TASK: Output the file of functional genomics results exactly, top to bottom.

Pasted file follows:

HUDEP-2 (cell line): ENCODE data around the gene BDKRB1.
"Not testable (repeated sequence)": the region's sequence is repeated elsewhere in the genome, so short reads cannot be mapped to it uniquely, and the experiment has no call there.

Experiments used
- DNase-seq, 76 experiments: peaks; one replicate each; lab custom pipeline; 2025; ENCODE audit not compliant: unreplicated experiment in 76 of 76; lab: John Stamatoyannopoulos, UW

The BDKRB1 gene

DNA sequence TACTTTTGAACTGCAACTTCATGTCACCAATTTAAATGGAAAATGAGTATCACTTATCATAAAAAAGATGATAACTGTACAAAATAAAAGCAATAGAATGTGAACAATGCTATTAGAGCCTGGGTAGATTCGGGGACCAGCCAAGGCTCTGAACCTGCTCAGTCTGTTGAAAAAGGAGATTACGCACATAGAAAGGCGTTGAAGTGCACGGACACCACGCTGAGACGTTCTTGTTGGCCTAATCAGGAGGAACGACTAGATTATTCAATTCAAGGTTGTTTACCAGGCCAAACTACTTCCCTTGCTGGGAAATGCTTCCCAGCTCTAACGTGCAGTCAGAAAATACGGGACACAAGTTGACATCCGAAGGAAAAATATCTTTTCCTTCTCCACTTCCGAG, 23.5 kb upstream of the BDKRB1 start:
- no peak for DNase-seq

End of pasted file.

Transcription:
HUDEP-2 (cell line): ENCODE data around the gene BDKRB1.
"Not testable (repeated sequence)": the region's sequence is repeated elsewhere in the genome, so short reads cannot be mapped to it uniquely, and the experiment has no call there.

Experiments used
- DNase-seq, 76 experiments: peaks; one replicate each; lab custom pipeline; 2025; ENCODE audit not compliant: unreplicated experiment in 76 of 76; lab: John Stamatoyannopoulos, UW

The BDKRB1 gene

DNA sequence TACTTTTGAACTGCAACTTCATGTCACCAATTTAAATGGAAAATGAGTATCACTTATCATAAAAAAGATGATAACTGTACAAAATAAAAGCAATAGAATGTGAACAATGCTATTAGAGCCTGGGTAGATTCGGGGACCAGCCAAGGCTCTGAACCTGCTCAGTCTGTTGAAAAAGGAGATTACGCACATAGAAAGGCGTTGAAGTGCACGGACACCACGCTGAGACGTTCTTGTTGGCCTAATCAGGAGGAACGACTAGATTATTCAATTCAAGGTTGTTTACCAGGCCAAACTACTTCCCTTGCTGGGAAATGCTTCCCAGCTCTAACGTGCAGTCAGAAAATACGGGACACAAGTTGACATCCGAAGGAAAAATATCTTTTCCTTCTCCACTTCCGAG, 23.5 kb upstream of the BDKRB1 start:
- no peak for DNase-seq